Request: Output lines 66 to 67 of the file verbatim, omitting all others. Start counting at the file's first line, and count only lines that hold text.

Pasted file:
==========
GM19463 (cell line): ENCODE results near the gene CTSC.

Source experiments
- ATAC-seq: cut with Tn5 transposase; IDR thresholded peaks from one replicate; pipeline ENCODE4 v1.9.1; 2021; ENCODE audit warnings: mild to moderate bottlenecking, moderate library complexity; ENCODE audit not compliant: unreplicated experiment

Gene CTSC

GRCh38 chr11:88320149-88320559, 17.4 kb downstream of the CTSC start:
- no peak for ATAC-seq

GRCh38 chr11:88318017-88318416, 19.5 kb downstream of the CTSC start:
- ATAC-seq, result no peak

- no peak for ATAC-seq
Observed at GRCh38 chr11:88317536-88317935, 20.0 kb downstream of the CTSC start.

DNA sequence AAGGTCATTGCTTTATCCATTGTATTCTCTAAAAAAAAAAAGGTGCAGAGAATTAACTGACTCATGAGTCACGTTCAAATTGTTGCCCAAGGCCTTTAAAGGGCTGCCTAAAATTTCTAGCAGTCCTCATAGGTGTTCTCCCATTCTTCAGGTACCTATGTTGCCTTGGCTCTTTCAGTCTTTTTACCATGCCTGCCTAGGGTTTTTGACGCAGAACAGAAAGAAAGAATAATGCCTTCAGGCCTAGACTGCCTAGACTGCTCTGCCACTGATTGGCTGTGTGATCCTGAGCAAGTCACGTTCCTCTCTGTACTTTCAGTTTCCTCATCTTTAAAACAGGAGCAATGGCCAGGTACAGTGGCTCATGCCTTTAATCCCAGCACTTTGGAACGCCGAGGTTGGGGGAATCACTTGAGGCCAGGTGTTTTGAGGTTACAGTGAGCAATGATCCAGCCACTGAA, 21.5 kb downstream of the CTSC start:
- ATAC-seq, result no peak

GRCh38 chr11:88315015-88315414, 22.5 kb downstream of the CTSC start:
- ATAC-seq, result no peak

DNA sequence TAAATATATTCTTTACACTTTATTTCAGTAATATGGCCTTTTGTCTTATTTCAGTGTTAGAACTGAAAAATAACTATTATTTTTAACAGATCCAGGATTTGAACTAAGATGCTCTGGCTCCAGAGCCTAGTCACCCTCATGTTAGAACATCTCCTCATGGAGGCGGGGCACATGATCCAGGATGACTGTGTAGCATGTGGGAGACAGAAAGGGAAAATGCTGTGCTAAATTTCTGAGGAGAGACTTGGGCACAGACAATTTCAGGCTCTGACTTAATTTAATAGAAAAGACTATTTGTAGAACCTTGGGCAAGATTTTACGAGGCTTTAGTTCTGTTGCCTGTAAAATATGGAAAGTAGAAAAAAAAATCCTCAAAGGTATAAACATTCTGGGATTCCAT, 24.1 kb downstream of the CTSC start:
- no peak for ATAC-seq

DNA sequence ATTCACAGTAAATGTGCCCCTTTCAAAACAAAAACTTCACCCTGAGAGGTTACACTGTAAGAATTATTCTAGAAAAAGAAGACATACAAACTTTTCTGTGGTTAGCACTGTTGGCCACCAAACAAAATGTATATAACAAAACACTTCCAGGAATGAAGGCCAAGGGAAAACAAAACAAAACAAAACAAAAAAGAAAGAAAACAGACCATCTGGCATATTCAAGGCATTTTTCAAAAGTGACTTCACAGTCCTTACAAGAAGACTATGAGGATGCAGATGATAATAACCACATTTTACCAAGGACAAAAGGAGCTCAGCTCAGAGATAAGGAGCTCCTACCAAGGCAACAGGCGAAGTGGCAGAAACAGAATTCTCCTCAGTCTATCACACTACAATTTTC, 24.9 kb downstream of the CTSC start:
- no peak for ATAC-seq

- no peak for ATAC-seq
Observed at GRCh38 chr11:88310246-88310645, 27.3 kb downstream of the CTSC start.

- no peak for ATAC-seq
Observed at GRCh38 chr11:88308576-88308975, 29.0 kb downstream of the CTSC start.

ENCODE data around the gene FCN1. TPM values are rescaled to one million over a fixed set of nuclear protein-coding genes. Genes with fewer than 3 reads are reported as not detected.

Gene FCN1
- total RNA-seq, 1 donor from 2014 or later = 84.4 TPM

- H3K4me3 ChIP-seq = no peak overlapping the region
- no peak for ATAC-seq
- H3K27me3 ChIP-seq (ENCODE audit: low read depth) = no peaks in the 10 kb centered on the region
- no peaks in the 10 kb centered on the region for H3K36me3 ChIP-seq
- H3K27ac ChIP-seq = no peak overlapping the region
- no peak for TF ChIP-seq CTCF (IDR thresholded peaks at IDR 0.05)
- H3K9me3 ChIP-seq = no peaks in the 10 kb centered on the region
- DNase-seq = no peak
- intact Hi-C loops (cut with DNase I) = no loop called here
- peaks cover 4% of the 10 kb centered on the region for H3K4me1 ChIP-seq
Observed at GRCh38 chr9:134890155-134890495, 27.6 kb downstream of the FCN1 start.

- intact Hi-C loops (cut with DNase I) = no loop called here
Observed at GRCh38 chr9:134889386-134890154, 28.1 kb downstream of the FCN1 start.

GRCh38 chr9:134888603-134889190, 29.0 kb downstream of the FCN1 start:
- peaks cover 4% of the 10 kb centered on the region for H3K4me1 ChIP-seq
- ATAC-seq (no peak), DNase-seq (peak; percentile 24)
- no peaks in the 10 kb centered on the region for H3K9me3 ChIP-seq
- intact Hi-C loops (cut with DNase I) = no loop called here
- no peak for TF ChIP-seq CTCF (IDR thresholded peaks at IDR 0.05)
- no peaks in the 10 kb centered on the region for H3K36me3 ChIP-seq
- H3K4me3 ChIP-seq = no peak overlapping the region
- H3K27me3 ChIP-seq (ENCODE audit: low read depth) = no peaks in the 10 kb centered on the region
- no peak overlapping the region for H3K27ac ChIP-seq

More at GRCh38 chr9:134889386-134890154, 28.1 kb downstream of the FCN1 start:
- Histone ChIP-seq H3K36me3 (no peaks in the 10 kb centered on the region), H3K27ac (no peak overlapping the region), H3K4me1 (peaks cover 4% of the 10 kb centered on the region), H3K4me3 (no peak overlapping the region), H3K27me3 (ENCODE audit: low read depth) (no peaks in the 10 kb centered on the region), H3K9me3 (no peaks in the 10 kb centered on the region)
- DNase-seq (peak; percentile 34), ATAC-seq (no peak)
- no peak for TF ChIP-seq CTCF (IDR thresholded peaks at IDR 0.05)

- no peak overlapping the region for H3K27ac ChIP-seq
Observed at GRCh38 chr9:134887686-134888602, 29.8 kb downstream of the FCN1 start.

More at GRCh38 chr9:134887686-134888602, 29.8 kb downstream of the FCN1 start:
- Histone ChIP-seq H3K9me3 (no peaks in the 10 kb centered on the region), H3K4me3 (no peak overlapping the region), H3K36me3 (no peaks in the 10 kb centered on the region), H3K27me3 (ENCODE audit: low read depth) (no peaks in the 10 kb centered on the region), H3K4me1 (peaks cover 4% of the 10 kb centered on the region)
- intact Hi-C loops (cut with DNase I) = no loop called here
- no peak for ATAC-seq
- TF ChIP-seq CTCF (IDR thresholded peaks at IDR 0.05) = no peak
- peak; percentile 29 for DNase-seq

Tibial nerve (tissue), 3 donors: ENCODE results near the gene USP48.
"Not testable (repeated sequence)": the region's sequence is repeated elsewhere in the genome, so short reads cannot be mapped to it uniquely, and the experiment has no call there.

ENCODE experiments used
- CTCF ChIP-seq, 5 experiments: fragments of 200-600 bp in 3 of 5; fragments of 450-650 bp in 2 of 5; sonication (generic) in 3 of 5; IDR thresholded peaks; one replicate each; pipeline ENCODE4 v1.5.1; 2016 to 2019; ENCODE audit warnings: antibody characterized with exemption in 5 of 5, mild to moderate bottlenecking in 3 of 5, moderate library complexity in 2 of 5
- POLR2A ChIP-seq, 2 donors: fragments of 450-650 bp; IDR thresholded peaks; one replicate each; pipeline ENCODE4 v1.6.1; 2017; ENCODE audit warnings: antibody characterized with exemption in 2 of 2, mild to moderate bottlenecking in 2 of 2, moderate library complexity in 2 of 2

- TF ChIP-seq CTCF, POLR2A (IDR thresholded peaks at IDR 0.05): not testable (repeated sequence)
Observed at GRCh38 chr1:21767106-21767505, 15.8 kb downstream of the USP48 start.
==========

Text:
- TF ChIP-seq CTCF, POLR2A (IDR thresholded peaks at IDR 0.05): not testable (repeated sequence)
Observed at GRCh38 chr1:21767106-21767505, 15.8 kb downstream of the USP48 start.